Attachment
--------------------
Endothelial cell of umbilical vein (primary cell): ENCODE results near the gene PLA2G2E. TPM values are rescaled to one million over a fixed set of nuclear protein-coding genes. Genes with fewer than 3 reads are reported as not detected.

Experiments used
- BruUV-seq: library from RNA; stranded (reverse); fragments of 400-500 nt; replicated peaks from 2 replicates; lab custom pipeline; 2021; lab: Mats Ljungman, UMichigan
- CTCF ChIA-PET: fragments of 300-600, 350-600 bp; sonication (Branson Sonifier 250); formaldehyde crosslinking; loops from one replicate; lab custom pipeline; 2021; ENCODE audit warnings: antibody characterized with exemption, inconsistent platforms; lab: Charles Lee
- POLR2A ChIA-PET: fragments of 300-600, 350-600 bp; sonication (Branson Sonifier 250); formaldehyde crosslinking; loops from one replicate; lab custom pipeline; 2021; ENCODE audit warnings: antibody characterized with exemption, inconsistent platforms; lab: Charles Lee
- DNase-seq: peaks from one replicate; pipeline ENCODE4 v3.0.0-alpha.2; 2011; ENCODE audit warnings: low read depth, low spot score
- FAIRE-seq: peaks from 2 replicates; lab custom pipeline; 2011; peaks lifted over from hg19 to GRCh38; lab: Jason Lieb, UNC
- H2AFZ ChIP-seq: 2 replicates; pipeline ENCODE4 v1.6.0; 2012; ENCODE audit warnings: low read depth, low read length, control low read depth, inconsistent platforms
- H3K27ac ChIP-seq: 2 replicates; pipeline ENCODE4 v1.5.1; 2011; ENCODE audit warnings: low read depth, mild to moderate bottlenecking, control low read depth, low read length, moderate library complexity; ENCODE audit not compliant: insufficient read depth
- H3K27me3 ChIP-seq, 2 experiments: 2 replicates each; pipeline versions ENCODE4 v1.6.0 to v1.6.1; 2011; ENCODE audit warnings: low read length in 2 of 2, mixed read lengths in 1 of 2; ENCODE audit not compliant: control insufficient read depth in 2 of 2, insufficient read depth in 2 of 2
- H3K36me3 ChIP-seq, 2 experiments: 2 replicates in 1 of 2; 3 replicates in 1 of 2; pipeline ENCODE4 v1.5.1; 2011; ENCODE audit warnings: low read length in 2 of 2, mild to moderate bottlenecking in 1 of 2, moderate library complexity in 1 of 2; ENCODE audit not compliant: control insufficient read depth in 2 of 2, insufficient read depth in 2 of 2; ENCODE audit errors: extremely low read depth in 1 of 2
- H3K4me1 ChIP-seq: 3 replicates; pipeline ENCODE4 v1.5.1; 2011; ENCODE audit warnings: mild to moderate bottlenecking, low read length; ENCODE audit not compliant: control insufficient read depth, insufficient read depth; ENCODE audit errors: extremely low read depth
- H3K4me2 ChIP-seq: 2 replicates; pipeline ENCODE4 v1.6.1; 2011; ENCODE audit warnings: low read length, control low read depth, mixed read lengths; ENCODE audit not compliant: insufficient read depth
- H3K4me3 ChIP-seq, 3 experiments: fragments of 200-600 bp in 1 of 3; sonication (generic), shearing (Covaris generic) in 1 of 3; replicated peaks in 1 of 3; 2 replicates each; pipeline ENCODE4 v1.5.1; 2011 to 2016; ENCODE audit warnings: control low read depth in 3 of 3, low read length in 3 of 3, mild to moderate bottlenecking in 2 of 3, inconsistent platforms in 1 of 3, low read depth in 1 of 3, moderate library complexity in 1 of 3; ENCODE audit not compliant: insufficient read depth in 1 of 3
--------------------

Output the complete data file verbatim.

Endothelial cell of umbilical vein (primary cell): ENCODE results near the gene PLA2G2E. TPM values are rescaled to one million over a fixed set of nuclear protein-coding genes. Genes with fewer than 3 reads are reported as not detected.

Experiments used
- BruUV-seq: library from RNA; stranded (reverse); fragments of 400-500 nt; replicated peaks from 2 replicates; lab custom pipeline; 2021; lab: Mats Ljungman, UMichigan
- CTCF ChIA-PET: fragments of 300-600, 350-600 bp; sonication (Branson Sonifier 250); formaldehyde crosslinking; loops from one replicate; lab custom pipeline; 2021; ENCODE audit warnings: antibody characterized with exemption, inconsistent platforms; lab: Charles Lee
- POLR2A ChIA-PET: fragments of 300-600, 350-600 bp; sonication (Branson Sonifier 250); formaldehyde crosslinking; loops from one replicate; lab custom pipeline; 2021; ENCODE audit warnings: antibody characterized with exemption, inconsistent platforms; lab: Charles Lee
- DNase-seq: peaks from one replicate; pipeline ENCODE4 v3.0.0-alpha.2; 2011; ENCODE audit warnings: low read depth, low spot score
- FAIRE-seq: peaks from 2 replicates; lab custom pipeline; 2011; peaks lifted over from hg19 to GRCh38; lab: Jason Lieb, UNC
- H2AFZ ChIP-seq: 2 replicates; pipeline ENCODE4 v1.6.0; 2012; ENCODE audit warnings: low read depth, low read length, control low read depth, inconsistent platforms
- H3K27ac ChIP-seq: 2 replicates; pipeline ENCODE4 v1.5.1; 2011; ENCODE audit warnings: low read depth, mild to moderate bottlenecking, control low read depth, low read length, moderate library complexity; ENCODE audit not compliant: insufficient read depth
- H3K27me3 ChIP-seq, 2 experiments: 2 replicates each; pipeline versions ENCODE4 v1.6.0 to v1.6.1; 2011; ENCODE audit warnings: low read length in 2 of 2, mixed read lengths in 1 of 2; ENCODE audit not compliant: control insufficient read depth in 2 of 2, insufficient read depth in 2 of 2
- H3K36me3 ChIP-seq, 2 experiments: 2 replicates in 1 of 2; 3 replicates in 1 of 2; pipeline ENCODE4 v1.5.1; 2011; ENCODE audit warnings: low read length in 2 of 2, mild to moderate bottlenecking in 1 of 2, moderate library complexity in 1 of 2; ENCODE audit not compliant: control insufficient read depth in 2 of 2, insufficient read depth in 2 of 2; ENCODE audit errors: extremely low read depth in 1 of 2
- H3K4me1 ChIP-seq: 3 replicates; pipeline ENCODE4 v1.5.1; 2011; ENCODE audit warnings: mild to moderate bottlenecking, low read length; ENCODE audit not compliant: control insufficient read depth, insufficient read depth; ENCODE audit errors: extremely low read depth
- H3K4me2 ChIP-seq: 2 replicates; pipeline ENCODE4 v1.6.1; 2011; ENCODE audit warnings: low read length, control low read depth, mixed read lengths; ENCODE audit not compliant: insufficient read depth
- H3K4me3 ChIP-seq, 3 experiments: fragments of 200-600 bp in 1 of 3; sonication (generic), shearing (Covaris generic) in 1 of 3; replicated peaks in 1 of 3; 2 replicates each; pipeline ENCODE4 v1.5.1; 2011 to 2016; ENCODE audit warnings: control low read depth in 3 of 3, low read length in 3 of 3, mild to moderate bottlenecking in 2 of 3, inconsistent platforms in 1 of 3, low read depth in 1 of 3, moderate library complexity in 1 of 3; ENCODE audit not compliant: insufficient read depth in 1 of 3